Saturday, December 31, 2005
The EU's new boys are shaking up Europe
Posted by David Smith at 05:00 PM
Category: David Smith' s magazine articles

The European Union has had five enlargements in its history, which now stretches to nearly half a century (slightly more if you date it from the start of the European Coal and Steel Community). From a British perspective the most important was in 1973, when the UK, along with Ireland and Denmark, joined the original six of Germany, France, Italy, Belgium, the Netherlands and Luxembourg.

That 1973 enlargement had a profound effect on the EU, and continues to do so, probably much more than the three subsequent expansions that took in Greece (1981), Spain and Portugal (1986) and Austria, Finland and Sweden (1995).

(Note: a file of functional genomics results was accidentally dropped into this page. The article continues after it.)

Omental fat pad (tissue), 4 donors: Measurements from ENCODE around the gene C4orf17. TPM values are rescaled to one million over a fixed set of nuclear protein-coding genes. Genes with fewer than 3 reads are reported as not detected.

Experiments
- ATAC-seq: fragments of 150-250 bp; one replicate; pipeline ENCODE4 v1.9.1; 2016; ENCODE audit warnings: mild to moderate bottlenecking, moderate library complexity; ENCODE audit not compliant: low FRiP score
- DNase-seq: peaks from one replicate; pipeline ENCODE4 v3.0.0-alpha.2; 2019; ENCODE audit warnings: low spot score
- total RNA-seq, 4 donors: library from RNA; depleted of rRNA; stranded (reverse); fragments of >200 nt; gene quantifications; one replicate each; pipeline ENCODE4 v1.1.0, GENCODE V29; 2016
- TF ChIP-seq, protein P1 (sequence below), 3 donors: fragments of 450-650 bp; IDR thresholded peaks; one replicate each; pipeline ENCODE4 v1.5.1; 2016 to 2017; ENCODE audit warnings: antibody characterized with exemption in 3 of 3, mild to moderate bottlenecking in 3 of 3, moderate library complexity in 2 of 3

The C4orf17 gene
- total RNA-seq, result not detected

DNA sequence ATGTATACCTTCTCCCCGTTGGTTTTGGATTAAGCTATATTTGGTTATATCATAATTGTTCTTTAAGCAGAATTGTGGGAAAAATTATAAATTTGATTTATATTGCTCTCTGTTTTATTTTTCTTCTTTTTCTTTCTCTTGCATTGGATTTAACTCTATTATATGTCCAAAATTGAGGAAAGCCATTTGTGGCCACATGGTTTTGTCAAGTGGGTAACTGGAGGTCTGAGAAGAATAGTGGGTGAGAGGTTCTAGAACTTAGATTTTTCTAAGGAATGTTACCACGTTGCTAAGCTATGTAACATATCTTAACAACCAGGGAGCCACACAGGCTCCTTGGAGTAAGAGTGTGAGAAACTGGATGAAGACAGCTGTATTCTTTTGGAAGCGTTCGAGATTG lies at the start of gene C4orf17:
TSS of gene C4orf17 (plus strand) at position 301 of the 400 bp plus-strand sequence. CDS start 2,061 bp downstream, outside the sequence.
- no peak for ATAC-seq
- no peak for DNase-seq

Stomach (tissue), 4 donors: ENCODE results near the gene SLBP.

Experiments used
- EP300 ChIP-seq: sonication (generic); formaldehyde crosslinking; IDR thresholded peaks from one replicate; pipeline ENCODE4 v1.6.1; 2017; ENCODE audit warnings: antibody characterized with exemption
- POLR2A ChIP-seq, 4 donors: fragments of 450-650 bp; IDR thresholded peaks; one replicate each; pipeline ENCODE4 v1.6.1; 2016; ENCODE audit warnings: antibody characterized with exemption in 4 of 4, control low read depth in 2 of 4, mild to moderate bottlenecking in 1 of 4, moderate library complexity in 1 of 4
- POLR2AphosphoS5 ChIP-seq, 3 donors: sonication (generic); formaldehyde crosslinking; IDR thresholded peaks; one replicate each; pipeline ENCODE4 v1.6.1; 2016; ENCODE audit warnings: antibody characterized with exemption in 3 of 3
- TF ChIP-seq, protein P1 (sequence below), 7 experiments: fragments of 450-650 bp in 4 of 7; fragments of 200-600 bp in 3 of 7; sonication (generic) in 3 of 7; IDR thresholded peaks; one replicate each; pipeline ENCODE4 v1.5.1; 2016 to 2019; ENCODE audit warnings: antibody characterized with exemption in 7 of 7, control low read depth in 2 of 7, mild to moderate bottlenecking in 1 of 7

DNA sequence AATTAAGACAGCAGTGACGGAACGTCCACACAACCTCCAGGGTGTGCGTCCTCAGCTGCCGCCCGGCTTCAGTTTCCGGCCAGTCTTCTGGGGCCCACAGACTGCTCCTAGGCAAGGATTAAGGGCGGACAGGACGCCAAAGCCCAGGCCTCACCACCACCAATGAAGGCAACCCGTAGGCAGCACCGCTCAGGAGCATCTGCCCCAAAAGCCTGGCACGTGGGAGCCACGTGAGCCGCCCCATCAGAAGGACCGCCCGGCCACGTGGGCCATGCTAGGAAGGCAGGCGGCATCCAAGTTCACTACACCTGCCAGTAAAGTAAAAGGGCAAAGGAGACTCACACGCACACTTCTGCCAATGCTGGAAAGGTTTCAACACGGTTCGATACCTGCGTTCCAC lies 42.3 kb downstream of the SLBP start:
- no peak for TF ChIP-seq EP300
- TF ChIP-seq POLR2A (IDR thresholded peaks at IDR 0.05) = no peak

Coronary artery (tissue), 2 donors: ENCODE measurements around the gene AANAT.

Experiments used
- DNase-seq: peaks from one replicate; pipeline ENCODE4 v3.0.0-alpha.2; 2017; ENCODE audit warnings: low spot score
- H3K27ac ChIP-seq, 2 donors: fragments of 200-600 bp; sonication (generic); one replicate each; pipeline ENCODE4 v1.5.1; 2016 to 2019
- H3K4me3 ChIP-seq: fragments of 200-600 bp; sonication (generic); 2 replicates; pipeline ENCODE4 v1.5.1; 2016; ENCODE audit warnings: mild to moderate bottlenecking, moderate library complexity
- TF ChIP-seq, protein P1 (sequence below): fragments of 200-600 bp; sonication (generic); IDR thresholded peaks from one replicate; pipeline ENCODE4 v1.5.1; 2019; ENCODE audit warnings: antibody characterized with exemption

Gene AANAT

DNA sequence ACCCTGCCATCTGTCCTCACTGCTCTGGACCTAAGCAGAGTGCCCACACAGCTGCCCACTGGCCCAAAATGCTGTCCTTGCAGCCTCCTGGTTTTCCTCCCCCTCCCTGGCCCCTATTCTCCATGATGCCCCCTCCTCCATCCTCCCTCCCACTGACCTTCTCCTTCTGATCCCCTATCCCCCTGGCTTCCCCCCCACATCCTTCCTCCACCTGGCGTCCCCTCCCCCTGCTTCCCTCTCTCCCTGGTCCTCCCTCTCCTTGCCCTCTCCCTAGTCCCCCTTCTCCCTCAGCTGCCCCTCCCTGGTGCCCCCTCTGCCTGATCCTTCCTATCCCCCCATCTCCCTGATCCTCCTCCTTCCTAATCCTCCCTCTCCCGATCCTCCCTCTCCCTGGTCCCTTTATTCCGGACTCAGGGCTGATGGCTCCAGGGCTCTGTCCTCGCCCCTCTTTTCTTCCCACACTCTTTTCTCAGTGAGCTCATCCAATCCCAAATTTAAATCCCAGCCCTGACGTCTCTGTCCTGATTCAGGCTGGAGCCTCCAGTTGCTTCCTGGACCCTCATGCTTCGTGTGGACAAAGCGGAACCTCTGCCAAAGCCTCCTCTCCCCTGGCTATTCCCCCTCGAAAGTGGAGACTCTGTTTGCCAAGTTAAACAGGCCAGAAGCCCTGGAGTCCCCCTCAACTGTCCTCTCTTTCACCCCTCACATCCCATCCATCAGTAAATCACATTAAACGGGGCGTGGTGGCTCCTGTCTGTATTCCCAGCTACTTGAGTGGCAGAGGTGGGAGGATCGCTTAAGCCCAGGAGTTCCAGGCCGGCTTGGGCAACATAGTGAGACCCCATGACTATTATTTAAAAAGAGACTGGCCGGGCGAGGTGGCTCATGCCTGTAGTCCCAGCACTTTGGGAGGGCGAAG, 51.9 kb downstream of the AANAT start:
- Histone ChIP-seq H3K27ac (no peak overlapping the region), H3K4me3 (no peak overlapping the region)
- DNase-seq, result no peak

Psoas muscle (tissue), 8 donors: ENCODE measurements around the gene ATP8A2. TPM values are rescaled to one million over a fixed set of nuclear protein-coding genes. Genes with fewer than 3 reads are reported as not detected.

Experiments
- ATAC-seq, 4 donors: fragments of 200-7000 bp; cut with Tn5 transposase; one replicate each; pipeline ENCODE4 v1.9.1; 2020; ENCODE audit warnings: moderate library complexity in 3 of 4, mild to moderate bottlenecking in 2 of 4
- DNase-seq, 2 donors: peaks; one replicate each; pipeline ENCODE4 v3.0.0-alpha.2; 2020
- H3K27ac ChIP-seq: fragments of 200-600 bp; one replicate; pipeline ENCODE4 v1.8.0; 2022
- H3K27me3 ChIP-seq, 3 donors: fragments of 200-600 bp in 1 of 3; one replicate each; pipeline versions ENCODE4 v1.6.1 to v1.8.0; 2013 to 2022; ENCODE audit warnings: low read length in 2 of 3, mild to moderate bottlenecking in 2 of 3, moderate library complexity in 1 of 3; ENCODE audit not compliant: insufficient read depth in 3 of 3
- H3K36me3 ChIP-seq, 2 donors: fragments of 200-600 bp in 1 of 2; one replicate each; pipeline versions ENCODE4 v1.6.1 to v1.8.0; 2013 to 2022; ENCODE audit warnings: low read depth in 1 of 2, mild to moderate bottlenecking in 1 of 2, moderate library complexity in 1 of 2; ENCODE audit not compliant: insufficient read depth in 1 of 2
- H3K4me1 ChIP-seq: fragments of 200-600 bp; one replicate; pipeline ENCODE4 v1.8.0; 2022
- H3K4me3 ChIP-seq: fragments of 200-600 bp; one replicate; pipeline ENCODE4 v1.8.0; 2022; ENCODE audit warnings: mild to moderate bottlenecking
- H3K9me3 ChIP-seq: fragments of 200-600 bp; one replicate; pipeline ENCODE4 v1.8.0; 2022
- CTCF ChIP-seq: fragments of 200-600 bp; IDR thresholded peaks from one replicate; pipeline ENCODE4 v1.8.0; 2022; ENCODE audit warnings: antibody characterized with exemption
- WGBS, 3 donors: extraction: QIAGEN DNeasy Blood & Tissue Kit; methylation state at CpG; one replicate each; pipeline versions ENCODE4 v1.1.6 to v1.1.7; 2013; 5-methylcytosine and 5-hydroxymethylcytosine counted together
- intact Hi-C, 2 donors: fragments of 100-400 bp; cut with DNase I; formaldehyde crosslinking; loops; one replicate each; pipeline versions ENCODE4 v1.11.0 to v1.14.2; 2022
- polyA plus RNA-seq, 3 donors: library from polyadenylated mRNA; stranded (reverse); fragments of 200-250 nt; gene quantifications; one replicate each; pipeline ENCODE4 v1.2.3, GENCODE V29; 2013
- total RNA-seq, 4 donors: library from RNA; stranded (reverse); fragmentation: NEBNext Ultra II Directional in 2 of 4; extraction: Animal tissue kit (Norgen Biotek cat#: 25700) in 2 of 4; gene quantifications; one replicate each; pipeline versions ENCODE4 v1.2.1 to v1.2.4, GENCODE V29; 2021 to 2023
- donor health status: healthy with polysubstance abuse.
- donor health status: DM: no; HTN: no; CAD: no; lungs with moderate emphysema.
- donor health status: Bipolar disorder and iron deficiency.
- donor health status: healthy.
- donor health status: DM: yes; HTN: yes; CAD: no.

It is doubtful, however, whether any of the EU’s enlargements have had as big an immediate effect as the one that occurred in May 2004. That was when what had become the 15 were joined by Cyprus, the Czech Republic, Estonia, Hungary, Latvia, Lithuania, Malta, Poland, Slovakia and Slovenia.

Before this latest enlargement fears were expressed that the new members would impose a burden on the existing EU, through both the Common Agricultural Policy and the EU budget more generally. Some of the rich EU countries undoubtedly looked down on those joining the club. In fact, the impact has been almost wholly positive.

Not only does the new EU of 25 have a different dynamic than its smaller version (though this was of no help in the task of securing public backing for the Constitution) but the new members have been very influential in other respects.